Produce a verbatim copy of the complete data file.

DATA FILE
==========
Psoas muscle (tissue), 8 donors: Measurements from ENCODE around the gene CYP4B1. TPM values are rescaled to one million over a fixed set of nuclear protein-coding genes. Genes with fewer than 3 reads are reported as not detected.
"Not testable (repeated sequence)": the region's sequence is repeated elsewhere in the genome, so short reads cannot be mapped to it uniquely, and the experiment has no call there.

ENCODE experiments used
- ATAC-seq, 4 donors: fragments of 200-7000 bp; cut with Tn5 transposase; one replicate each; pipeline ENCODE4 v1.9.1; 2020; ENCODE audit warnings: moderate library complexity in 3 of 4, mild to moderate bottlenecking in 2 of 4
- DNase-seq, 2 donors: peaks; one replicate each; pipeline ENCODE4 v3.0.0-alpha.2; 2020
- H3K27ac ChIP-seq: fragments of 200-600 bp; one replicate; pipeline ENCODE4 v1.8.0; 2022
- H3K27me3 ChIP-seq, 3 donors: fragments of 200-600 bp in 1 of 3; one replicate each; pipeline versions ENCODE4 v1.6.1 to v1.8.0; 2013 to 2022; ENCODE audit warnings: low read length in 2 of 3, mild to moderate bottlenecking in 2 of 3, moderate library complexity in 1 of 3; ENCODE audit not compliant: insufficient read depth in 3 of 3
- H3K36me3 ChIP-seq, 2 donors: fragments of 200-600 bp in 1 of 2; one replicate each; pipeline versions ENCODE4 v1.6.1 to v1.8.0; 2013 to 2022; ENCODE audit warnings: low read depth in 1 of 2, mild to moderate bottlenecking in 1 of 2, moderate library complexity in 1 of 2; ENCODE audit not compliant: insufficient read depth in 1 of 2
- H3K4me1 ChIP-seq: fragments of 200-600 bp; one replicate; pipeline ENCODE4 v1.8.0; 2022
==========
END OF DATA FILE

Psoas muscle (tissue), 8 donors: Measurements from ENCODE around the gene CYP4B1. TPM values are rescaled to one million over a fixed set of nuclear protein-coding genes. Genes with fewer than 3 reads are reported as not detected.
"Not testable (repeated sequence)": the region's sequence is repeated elsewhere in the genome, so short reads cannot be mapped to it uniquely, and the experiment has no call there.

ENCODE experiments used
- ATAC-seq, 4 donors: fragments of 200-7000 bp; cut with Tn5 transposase; one replicate each; pipeline ENCODE4 v1.9.1; 2020; ENCODE audit warnings: moderate library complexity in 3 of 4, mild to moderate bottlenecking in 2 of 4
- DNase-seq, 2 donors: peaks; one replicate each; pipeline ENCODE4 v3.0.0-alpha.2; 2020
- H3K27ac ChIP-seq: fragments of 200-600 bp; one replicate; pipeline ENCODE4 v1.8.0; 2022
- H3K27me3 ChIP-seq, 3 donors: fragments of 200-600 bp in 1 of 3; one replicate each; pipeline versions ENCODE4 v1.6.1 to v1.8.0; 2013 to 2022; ENCODE audit warnings: low read length in 2 of 3, mild to moderate bottlenecking in 2 of 3, moderate library complexity in 1 of 3; ENCODE audit not compliant: insufficient read depth in 3 of 3
- H3K36me3 ChIP-seq, 2 donors: fragments of 200-600 bp in 1 of 2; one replicate each; pipeline versions ENCODE4 v1.6.1 to v1.8.0; 2013 to 2022; ENCODE audit warnings: low read depth in 1 of 2, mild to moderate bottlenecking in 1 of 2, moderate library complexity in 1 of 2; ENCODE audit not compliant: insufficient read depth in 1 of 2
- H3K4me1 ChIP-seq: fragments of 200-600 bp; one replicate; pipeline ENCODE4 v1.8.0; 2022